Look, it's not that I am enthusiastic about cell phone usage on planes -- I actually look forward to long-haul travel because of the down time it affords me -- but let's face it, it's coming. It's inevitable. So why is the US government (or, more specifically, the FCC) stalling?
Before I launch into this next rant, full disclosure is necessary: I went to college with the current FCC chairman, Kevin Martin, at UNC-Chapel Hill. Not only did I go to college with him -- I am still miffed at him, as he conducted a campaign for student body president against my dear friend, Bill Yelverton, that (IMHO) was a stunning template for future presidential campaigns -- that is to say, ugly. Guess I blew my chance to learn from that & become a professional chief of staff. Oh well.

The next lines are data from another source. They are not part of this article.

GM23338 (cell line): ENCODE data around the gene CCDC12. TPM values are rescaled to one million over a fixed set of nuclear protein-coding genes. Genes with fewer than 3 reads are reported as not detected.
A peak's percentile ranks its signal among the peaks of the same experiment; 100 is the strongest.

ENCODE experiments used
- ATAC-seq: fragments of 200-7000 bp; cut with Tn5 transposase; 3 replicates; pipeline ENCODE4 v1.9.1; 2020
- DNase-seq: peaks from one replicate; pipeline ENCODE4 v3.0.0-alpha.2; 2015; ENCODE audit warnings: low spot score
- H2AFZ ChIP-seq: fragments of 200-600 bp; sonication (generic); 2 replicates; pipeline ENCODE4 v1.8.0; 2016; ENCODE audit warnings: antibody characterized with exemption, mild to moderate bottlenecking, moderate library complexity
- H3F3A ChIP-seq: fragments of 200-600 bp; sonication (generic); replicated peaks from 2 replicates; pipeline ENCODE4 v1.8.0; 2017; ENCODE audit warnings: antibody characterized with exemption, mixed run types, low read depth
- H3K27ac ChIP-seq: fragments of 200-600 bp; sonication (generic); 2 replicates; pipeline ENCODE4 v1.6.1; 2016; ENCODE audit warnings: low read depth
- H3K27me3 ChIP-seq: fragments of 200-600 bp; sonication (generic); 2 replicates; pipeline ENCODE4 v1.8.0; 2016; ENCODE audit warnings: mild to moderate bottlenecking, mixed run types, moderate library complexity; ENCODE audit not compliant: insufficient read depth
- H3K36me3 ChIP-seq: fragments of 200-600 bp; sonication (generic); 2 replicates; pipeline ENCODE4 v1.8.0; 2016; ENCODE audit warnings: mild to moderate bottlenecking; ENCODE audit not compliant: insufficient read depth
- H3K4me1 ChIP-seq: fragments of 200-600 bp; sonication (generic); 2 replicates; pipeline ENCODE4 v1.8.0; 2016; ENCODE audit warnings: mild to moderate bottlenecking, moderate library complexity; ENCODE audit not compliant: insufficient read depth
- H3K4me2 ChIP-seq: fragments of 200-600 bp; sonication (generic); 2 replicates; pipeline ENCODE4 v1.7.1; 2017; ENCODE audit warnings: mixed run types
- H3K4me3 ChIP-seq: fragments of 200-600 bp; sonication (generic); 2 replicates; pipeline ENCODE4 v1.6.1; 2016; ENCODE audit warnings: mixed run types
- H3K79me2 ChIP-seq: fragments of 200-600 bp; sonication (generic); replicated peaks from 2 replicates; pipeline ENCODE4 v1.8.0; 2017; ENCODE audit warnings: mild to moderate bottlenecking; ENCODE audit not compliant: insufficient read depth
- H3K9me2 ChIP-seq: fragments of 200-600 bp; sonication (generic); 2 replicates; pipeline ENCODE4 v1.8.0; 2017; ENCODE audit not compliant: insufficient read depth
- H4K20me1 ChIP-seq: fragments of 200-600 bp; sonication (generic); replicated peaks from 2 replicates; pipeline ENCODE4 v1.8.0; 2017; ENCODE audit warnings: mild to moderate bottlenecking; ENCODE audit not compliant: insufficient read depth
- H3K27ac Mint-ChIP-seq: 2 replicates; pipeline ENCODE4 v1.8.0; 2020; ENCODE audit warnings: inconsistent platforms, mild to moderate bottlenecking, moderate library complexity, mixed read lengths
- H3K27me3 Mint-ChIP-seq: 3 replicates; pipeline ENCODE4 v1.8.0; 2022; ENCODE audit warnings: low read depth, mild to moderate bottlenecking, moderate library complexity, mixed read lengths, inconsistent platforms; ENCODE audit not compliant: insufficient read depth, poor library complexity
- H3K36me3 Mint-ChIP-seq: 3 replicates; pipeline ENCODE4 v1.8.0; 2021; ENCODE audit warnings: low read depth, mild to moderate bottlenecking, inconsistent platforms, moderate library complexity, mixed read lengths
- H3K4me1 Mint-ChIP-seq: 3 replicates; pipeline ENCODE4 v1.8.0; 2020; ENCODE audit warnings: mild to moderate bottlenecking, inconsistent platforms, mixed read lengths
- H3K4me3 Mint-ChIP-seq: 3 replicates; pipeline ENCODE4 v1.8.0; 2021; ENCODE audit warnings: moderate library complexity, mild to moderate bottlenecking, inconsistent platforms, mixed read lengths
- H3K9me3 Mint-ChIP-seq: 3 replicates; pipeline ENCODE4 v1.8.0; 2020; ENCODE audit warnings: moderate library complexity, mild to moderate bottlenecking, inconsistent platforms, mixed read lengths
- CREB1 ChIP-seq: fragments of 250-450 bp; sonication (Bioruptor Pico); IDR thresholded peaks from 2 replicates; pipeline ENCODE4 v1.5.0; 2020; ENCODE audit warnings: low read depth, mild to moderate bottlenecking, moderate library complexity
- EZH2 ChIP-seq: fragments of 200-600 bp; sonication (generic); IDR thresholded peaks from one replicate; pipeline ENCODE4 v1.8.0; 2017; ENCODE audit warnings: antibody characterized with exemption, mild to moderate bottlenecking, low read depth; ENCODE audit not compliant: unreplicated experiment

Okay, back to the topic at hand: so why this lameness? The FCC claims that these gadgets create electronic interference -- but can't we test this, and more importantly, shouldn't we be testing this? I mean, if they can, shouldn't planes be overhauled or upgraded or whatever, to protect the passengers? How many of us have forgotten to turn off our cell phones during a flight? And how long until somebody with a grudge and a death wish decides to tinker around to see if they can bring a plane down this way?
Interestingly, the ban is cheaper and easier for airlines, carriers and the government than getting organized and making an effort to show some political backbone and actual chutzpah to legalize using cell phones on planes.
Mike Elgan of ComputerWorld does a far better job of drawing out the arguments than I do here -- see his article "Why Cell Phones Are Still Grounded" for more.
Oh, and yes, he doesn't still have an axe to grind with Kevin.